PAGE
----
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Key Points for Making Arabic Sentences with Verbs  Posted by on Oct 13, 2021 in Arabic Language, Grammar

In this post, I thought we’d look at the basic essential points for creating Arabic sentences using verbs. If you happen to already be familiar with these points, perhaps it can serve as a review. 🤓

🎇First of all, Arabic verbs change according to the subject (who/what) is carrying out the action. 

Image provided by Yasmine K.

✨Here we have two sentences where the subject is masculine and the other feminine. Notice the different endings. 

.كَتَبَ يوسف مَقالة عَن قَوَاعد اللُغة العَرَبية

Yousef wrote an article on the grammar of Arabic language. 

.كَتَبَت سارة مَقالة عَن قَواعِد اللُغة العَرَبية 

Sarah wrote an article on the grammar of Arabic language. 

✨If the subject is a mixed group of male and female people, the masculine is used:

.الأولاد والبَنات خَرَجوا مِن المَدْرَسة

✨There are also different endings/beginnings for two people or things (the dual). For example:

.العائِلتان هاجَرَتا إلى تُركيا بَعْد الحَرْب

The two families emigrated to Turkey after the war. 

.هذان الوَلدان يَكْتُبان 

These two boys are writing. 

✨The plural verbs are only used for people. If the subject of a verb is plural but not human, (three or more things) we use the feminine singular:

.وَقَعَت الصُّحون على الأرْض وانْكَسَرَت 

The plates fell on the floor and broke. 

 .المَراكِز الطِّبية لا تُغْلَق يَوْم الأحد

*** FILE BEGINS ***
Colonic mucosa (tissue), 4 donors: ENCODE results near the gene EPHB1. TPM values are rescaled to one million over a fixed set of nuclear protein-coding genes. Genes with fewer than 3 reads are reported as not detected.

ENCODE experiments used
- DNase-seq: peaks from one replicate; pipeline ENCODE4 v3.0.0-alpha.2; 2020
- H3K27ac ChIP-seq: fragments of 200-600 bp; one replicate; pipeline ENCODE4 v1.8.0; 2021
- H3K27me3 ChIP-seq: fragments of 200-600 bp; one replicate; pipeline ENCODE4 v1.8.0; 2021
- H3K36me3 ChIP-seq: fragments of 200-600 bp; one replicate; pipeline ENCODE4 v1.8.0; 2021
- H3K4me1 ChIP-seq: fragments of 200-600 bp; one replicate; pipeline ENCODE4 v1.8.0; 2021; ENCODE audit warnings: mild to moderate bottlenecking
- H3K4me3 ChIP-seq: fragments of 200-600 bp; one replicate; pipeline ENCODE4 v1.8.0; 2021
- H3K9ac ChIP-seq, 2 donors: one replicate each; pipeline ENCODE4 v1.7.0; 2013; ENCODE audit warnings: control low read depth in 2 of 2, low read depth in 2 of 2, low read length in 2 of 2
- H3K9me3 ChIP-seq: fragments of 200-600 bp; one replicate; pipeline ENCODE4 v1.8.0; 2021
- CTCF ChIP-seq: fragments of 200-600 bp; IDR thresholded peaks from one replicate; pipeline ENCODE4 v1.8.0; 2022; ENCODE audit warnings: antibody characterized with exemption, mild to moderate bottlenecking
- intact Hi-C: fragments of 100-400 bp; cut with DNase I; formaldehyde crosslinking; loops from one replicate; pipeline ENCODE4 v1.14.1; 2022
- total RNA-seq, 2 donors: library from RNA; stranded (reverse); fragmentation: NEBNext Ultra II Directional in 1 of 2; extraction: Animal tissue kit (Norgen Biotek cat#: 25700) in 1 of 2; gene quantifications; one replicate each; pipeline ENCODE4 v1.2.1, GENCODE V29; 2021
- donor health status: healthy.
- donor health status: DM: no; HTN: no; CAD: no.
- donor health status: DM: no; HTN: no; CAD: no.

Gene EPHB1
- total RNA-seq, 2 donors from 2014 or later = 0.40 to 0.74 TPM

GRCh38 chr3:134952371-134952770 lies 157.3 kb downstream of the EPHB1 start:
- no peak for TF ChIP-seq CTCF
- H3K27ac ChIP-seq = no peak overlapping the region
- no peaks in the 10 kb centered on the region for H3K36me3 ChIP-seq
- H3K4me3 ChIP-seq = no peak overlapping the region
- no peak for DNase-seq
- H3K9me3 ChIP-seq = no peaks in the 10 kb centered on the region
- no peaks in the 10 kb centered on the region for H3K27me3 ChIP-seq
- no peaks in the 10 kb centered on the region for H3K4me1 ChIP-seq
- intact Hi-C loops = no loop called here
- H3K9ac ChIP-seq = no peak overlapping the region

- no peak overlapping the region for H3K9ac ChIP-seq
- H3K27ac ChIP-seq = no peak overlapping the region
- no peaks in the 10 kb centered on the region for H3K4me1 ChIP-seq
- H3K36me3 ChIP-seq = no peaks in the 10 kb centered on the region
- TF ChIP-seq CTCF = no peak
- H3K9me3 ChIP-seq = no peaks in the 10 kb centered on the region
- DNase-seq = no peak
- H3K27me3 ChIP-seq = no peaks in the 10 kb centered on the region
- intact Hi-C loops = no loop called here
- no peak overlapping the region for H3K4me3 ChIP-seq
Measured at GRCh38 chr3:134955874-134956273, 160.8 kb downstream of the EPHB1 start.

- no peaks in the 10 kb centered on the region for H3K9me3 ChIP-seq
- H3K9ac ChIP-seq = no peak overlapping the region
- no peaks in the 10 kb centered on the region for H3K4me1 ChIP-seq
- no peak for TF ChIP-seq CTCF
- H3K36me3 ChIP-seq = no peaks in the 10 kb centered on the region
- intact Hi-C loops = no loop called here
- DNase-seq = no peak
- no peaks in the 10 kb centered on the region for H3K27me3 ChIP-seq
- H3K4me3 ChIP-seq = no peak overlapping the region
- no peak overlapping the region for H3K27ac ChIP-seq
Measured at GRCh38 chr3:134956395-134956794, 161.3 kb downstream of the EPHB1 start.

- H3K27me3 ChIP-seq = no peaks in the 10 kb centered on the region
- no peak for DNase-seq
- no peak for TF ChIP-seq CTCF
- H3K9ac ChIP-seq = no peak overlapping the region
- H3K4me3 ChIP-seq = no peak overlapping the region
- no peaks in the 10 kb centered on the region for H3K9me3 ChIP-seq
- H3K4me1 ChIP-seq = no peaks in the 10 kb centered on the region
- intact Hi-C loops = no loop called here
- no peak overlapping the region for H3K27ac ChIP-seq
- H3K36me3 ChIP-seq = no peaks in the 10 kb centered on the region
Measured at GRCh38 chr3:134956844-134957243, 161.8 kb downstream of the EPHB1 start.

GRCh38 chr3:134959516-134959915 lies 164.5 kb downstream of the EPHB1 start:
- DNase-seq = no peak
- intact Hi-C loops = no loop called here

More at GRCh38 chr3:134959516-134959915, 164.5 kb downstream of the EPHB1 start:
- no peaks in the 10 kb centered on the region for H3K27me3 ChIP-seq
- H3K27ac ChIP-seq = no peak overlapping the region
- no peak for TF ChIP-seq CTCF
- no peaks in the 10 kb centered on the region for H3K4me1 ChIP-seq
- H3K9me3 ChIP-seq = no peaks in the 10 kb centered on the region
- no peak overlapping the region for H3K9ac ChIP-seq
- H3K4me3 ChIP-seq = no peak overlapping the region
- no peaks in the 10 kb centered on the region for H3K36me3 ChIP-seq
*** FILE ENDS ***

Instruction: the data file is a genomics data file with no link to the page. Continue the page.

Medical centers do not close on Sundays. 

✨If the subject is a group of people, the verb will still be singular if it comes before the subject. It will only change according to whether the subject is masculine or feminine. 

 .وَصَلَ الرِجال إلى الإجتماع 

The men arrived at the meeting.

.بَدَأت الطالِبات اجتماعهُنَّ

The (female) students began their meeting. 

✨Because the prefixes and suffixes (letters at the beginning and end of the verb) tell you the subject, Arabic does not often use personal pronouns with verbs such as أنا and هو. If they are used, it is usually for emphasis and comes after the verb:

.دَخَلَ أخي جامِعة بَيروت في عام ٢٠٠٥، ثُمَّ بَعْدَ سَنتين دَخَلْتُ أنا

My brother attended Beirut University in 2005, then two years later I too attended. 

✨The verb can come before or after the subject. This is largely a matter of emphasis/level of formality. If the sentence starts with a subject, you might see the word إن first. This word is added for emphasis but has no direct translation. 

.كَتَبَ خالِد رِسالة للمُدير

.إن خالِداً كَتَبَ رِسالة للمُدير

Both translate to: Khalid wrote a letter to the manager. 

✨Look at the next sentences. They have two verbs, before and after the subject. 

.حَضَرَ المُدَرسون اجتماعاً واتفَقوا على البَرنامج الجَديد

The teachers attended a meeting and agreed on the new program. 

.دَرَسَت البَنات للامتحان، ثُم خَرَجْنَ

The girls studied for the exam and then went out. 

Let’s analyze these sentences.

The subject of the first sentence above is masculine plural مُدرسون. The first verb َحَضَر  has the masculine singular ending because it comes before the subject. The second verb اتفقوا has the plural ending وا since it comes after the subject. 

The same is true for the second sentence, except that the subject is feminine plural البنات and so the feminine singular ending with درست and feminine plural ending ن for َخَرجن is used. 

These are the basic guidelines for using verbs in sentences. I hope this post can serve as a quick reference when creating your own sentences in Arabic. Till next week, happy Arabic learning! 😊 

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About the Author: yasmine

MarHaba! I am half Jordanian of Circassian descent and half American. I have a Master's in Second Language Teaching and I teach Arabic as a foreign language here in the US, both MSA and Levantine Arabic. I hope to help you become more familiar and interested in the Arabic language and culture.


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